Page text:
Kids. I have nothing against them, honestly. I even have one myself.
But when the time comes for her to take my prized No. 8 slot (probably when she is eight) and bowl my allocated quota of boundary fodder, There Will Be Words. This is because children have been the bane of my cricketing career ever since I first realised how much fun it is to try and deposit offspinners over the deep midwicket boundary. And if it wasn't for a succession of annoying little brats taking my place in the middle order and leaving me to come in and face the returning demon fast bowlers, I might have managed to hit a six by now. Worse yet, if not for kids I am convinced my career batting average would be well into double figures.
This is purely a cricketing conundrum. In the dark winter months of infidelity to cricket I relish the sight of a child in the sports arena. When playing squash against teenie-boppers, I consider the match a complete failure if the young blighter doesn't demolish at least two rackets, threaten to throttle the referee (probably one of his parents) and leave the court in floods of tears. I won't go into what happens on the football pitch, but a reference to the physical attributes listed in my description may offer an indication of what awaits youngsters rash enough to venture near me. You may think I'm a cold, heartless bully but I have no compunction in putting kids in their rightful place. The first reason for this is that I went through it all myself. I smashed rackets, swore at my parents, sobbed in defeat (alright that was yesterday) and picked myself off the turf after another nutmeg gone wrong more times than I care to remember, and consider myself a better person for it. The second reason is sweet, sweet revenge for the suffering inflicted on me by cricket kids.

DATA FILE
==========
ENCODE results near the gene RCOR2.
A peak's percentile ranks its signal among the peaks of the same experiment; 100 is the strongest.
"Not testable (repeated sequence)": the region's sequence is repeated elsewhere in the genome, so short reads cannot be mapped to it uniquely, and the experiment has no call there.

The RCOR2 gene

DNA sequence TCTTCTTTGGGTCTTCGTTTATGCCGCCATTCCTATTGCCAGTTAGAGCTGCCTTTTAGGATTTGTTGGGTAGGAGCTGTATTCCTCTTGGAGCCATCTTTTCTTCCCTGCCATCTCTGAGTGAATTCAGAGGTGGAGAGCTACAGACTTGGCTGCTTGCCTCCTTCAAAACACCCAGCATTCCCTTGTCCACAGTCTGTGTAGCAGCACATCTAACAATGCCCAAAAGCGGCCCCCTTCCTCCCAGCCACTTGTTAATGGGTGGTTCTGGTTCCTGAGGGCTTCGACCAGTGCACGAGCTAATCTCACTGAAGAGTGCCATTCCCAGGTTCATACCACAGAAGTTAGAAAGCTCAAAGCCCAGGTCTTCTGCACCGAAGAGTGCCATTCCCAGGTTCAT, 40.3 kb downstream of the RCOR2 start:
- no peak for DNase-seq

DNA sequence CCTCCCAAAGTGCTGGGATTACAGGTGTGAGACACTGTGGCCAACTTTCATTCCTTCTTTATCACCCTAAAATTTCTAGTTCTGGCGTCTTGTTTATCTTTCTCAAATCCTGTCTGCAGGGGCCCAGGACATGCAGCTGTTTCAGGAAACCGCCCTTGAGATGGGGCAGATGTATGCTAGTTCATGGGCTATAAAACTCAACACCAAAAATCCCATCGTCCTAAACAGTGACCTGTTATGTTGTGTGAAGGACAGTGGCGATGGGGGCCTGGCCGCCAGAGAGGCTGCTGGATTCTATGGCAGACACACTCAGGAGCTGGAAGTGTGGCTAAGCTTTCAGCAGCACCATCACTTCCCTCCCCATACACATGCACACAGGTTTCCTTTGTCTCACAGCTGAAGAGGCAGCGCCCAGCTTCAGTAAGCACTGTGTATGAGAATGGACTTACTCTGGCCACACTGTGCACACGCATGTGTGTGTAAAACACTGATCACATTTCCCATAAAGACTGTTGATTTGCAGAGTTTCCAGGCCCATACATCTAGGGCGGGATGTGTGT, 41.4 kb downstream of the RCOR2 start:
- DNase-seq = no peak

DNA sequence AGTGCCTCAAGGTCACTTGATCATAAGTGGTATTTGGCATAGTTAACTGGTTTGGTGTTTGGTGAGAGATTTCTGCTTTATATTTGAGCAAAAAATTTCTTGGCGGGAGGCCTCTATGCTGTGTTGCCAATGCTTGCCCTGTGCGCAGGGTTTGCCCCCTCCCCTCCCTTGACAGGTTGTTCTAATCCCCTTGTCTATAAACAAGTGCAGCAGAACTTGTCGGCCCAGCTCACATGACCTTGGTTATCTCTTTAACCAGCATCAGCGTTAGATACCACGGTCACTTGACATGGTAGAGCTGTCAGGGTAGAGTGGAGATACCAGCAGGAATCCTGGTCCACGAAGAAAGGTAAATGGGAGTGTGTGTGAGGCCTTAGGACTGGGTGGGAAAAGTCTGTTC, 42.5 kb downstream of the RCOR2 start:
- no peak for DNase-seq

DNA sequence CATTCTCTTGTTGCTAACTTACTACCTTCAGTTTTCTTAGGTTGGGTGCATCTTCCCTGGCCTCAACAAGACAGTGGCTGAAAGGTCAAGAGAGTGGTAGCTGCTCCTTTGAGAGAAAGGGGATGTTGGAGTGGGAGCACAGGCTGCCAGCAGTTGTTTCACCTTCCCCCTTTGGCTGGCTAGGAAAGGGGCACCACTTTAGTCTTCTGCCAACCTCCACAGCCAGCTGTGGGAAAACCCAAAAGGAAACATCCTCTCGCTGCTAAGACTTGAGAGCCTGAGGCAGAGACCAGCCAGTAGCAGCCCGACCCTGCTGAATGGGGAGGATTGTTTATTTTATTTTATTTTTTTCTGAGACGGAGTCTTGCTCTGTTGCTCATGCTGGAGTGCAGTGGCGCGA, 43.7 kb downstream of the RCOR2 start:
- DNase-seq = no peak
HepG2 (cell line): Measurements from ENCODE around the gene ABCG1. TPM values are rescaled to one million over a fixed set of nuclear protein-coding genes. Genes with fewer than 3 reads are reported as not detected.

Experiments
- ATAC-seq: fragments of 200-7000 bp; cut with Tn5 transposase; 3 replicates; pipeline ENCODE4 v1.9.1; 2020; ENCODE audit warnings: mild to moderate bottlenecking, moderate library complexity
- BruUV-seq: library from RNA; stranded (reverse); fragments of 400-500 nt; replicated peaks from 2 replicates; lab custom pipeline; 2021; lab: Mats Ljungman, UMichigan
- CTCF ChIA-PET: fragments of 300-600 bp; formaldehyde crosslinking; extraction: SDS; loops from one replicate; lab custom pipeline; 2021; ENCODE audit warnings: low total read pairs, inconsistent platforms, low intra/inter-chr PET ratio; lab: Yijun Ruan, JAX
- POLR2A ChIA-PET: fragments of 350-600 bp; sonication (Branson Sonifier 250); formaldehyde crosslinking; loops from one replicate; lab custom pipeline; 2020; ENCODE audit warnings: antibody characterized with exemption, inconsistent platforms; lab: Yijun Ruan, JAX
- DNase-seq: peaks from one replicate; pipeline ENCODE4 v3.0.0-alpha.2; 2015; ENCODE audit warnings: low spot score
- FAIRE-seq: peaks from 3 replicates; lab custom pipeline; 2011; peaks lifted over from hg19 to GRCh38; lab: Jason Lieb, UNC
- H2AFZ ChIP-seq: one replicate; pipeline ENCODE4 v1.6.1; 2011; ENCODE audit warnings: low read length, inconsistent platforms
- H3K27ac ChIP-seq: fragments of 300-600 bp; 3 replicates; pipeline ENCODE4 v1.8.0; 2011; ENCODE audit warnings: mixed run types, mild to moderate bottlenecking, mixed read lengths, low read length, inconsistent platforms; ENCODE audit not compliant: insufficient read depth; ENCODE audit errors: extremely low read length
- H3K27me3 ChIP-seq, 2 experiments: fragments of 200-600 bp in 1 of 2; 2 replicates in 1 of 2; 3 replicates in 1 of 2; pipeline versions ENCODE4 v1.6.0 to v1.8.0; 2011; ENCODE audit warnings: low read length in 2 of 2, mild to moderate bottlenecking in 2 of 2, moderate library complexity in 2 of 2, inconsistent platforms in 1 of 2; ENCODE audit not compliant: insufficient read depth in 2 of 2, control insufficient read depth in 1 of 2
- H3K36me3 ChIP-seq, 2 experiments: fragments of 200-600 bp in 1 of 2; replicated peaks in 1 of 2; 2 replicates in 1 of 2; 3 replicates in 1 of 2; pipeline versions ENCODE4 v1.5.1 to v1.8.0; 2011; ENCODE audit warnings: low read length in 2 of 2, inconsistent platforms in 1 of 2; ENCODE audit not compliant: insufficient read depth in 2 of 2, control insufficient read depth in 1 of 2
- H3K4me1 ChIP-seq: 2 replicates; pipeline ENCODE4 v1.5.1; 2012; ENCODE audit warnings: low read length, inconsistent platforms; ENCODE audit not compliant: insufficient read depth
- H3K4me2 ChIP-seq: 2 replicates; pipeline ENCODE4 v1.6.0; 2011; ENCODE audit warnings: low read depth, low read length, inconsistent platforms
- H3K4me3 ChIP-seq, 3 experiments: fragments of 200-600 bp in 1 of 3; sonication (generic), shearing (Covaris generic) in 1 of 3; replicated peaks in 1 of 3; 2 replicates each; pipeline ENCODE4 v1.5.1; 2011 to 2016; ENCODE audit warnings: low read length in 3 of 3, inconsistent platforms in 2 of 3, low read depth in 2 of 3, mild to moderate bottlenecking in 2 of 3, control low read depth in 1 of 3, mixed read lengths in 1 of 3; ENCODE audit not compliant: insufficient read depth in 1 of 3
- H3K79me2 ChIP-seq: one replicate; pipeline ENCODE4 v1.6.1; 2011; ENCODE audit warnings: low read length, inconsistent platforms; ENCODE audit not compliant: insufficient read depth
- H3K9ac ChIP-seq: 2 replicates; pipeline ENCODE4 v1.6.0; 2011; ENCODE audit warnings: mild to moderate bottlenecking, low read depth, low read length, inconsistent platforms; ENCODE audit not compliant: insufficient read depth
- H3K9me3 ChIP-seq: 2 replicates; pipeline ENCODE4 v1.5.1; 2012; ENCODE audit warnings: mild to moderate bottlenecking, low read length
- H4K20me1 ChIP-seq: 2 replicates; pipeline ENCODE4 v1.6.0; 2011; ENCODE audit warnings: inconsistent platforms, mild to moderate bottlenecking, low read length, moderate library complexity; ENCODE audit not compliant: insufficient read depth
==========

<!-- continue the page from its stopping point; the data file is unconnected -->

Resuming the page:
"I have even contemplated taking up smoking just so I can start palming the odd cigarette to our star Ireland Under-15 opening bowler (those overs are mine, mine I tell you!)"
These cricket kids are equipped with pristine kit, perfect cover drives and bowling actions that would have Bob Willis salivating into his pint of bitter. Combine that with fizzing arms, youthful complexions and boundless optimism for the future and you can see why I despise them. They are everything I am not.
It's even worse in places like Ireland and Holland, because every single child plays for their representative national age group team. Only to be replaced eventually by antipodeans who - not content with taking our women and our jobs - take our spots on the full national cricket teams too. That, however, is a story for another day.
So how do I cope with them? At my level of cricket they are endemic after all. There is only one viable option: corrupt them. Their first drink, their first peek at a naughty mag, advice on what to say to that girl loitering idly by the boundary ropes? They can count on me. I have even contemplated taking up smoking just so I can start palming the odd cigarette to our star Ireland Under-15 opening bowler (those overs are mine, mine I tell you!). The ploy is cunningly devilish, the kids think I am their best pal and might even go easy on me in nets, and I live in hope that they will soon realise there are far better things they could be doing on a Saturday than shunting me down the batting order and taking my overs.
But why this bitterness you say? Surely I had a fair crack of the whip when I was a kid, displacing deserving adults and donning the national jersey to swan off on fun little trips to lose to English minor counties?
I took up cricket when I was 18.